not necessary for this purpose. State ex rel. Miller vs. Taylor,

22 N. D.‘ 562, 153 N. w. 1046 (1911).
3. Constitution, Arto XII, Sec. 185, as amended 1918. -

A tax levied for the purpose of providing pensions for public
school teachers was held not to contravene this section. The court
said a tax levied for such a purpose is not a donation to any
person, but is merely in the nature of an added salary allowance to

. public servants, and tends to increase the efficiency of the teachers.
State ex rel. Haig vs. Hauge, 3'7 N. D. 583, 164 N. W. 289 (1917).
(Footnote forwarded)

 2. North Dakota
11. Financial Powers and Limitations .
A. Taxation and Assessments
(1) State
(a) The legislative assembly shall provide for
raising revenue sufficient to defray the expenses of the state for
each year, not to exceed in any one year four mills on the dollar of
the assessed valuation of all taxable property in the state, to be
ascertained by the last assessment made for state and county purposes,
and also a sufficient sum to pay the interest on the state debt. 3/
(Footnote #3 — Continued)
The constitutionality of an act granting pensions to mothers
' of children 14 years of age and under, who were unable to otherwise
Support them, was not questioned in a case brought up on other
grounds. In re Walker, 49 N. D. 682, 193 N. W. 250 (1923).
Where a family lived in a North Dakota county for one year
and received no relief except some medicine for a daughter, it was
held that they had fulfilled the residence requirements for re-
ceiving relief, which were one year's residence without receiving
aid. Grand Forks County vs. Du Fault, - N. D. -, 267 N. W. 136
An act which authorized counties to issue bonds to procure
seed-grain for needy farmers resident therein was held valid and
not to violate this section because it was a measure intended for .
the "necessary support of the poor". State vs. Nelson County,
1 N. D. 88, 45 N. W. 33 (1890).
4. Constitution, Art. XI, Sec. 174.
Another section states that "the legislature may by law pro-
vide for the levy and collection of an acreage tax on lands with-
in the state in addition to the limitation specified in section 174
in Article II of the Constitution. The proceeds of such tax shall
be used to indemnify the owners of growing crops against damages
by hail, provided that lands used exclusively for public roads,
rights of way of common carriers, mining, manufacturing, or pastur-
age, may be exempt from.such tax." Constitution, Art. XI, Sec. 177,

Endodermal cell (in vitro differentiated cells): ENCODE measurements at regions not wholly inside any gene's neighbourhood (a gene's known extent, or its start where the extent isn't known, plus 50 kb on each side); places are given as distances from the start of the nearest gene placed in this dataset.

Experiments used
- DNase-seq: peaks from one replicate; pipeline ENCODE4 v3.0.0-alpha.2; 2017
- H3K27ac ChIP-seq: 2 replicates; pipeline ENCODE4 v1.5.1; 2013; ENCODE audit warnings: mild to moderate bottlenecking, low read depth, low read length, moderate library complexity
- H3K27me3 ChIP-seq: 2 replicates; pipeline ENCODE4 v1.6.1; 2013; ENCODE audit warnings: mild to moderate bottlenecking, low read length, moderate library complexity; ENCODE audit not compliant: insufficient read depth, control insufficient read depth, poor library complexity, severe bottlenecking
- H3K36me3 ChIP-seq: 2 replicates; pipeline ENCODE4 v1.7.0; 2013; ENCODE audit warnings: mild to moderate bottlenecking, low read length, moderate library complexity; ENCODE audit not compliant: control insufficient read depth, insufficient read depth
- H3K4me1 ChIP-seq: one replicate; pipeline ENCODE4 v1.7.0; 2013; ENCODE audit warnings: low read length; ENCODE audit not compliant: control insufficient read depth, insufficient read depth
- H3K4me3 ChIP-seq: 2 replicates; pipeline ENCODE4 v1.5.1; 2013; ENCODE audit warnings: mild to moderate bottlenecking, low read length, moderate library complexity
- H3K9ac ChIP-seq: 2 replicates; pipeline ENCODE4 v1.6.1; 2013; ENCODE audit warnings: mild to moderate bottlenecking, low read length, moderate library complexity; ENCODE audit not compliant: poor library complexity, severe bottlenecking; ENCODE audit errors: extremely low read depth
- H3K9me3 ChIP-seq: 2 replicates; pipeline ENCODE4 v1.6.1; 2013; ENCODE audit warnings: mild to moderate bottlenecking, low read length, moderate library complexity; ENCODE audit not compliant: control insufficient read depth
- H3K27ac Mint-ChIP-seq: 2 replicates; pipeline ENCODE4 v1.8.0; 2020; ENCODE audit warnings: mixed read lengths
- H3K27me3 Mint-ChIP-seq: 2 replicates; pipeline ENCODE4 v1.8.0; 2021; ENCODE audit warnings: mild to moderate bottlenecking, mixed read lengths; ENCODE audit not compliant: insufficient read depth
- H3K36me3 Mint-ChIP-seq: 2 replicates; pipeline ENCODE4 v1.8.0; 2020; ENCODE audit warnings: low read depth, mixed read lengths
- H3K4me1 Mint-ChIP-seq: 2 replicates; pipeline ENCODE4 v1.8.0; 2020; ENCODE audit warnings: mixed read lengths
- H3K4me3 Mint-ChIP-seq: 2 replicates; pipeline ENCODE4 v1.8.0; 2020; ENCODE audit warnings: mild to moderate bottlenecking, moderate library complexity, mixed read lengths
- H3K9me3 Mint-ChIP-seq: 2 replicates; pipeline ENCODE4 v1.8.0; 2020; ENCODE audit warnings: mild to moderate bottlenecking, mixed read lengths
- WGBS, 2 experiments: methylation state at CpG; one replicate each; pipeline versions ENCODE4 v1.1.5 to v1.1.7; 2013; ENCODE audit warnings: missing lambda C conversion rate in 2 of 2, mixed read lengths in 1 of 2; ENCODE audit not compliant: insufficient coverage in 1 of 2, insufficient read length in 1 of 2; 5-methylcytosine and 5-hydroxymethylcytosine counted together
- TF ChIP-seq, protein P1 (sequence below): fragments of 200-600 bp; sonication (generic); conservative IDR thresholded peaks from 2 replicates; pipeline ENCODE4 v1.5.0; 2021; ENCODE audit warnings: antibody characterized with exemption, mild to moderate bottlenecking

adopted 1918.
The limitations of this section apply only to ad valorem prop-
erty taxes and have no relation to any other form of taxation.
The court held that the original intent of this section could
not have been put to an absolute maximum limitation on the power
of the State to levy taxes. Rather, that the only reasonable
construction that could be put on this section was to hold that
it applied to property taxes only, and other taxes could be
assessed without regard to this four mill limitation. State ex
rel. City of Fargo vs. Wetz, 40 N. D. 299, 168 N. W. 835
(Footnote forwarded)

 North Dakota 5.
. II. Financial Powers and Limitations (Cont'd)
A. Taxation and Assessments (Cont'd)
(1) State (Cont'd)
' (b) All taxable property except as hereinafter in
n this section provided, shall be assessed in the county, city, township,
village or district in which it is situated, in the manner prescribed
by law. The property, including franchises of all railroads operated
in this state, and of all express companies, freight line companies,
dining car companies, sleeping car companies, car equipment companies,
or private car line companies, telegraph or telephone companies, the
property of any person, firm or corporation used for the purpose of
furnishing electric light, heat or power, or in distributing the same
for public use, and the property of any other corporation, firm or
individual now or hereafter operating in this state, and used directly
or indirectly in the carrying of persons, property or messages, shall
be assessed by the State Board of Equalization in a manner prescribed
by such State board of (or) commission as may be provided by law . . . 5/
(0) Taxes shall be uniform upon the same class of
property including franchises, within the territorial limits of the
authority levying the tax . . . g/
(Footnote #4 - Continued)
The above case definitely overrules a former case, although not
. mentioning it by name, which had held that this section was intended
to limit the amount of revenue the State could raise for all pur-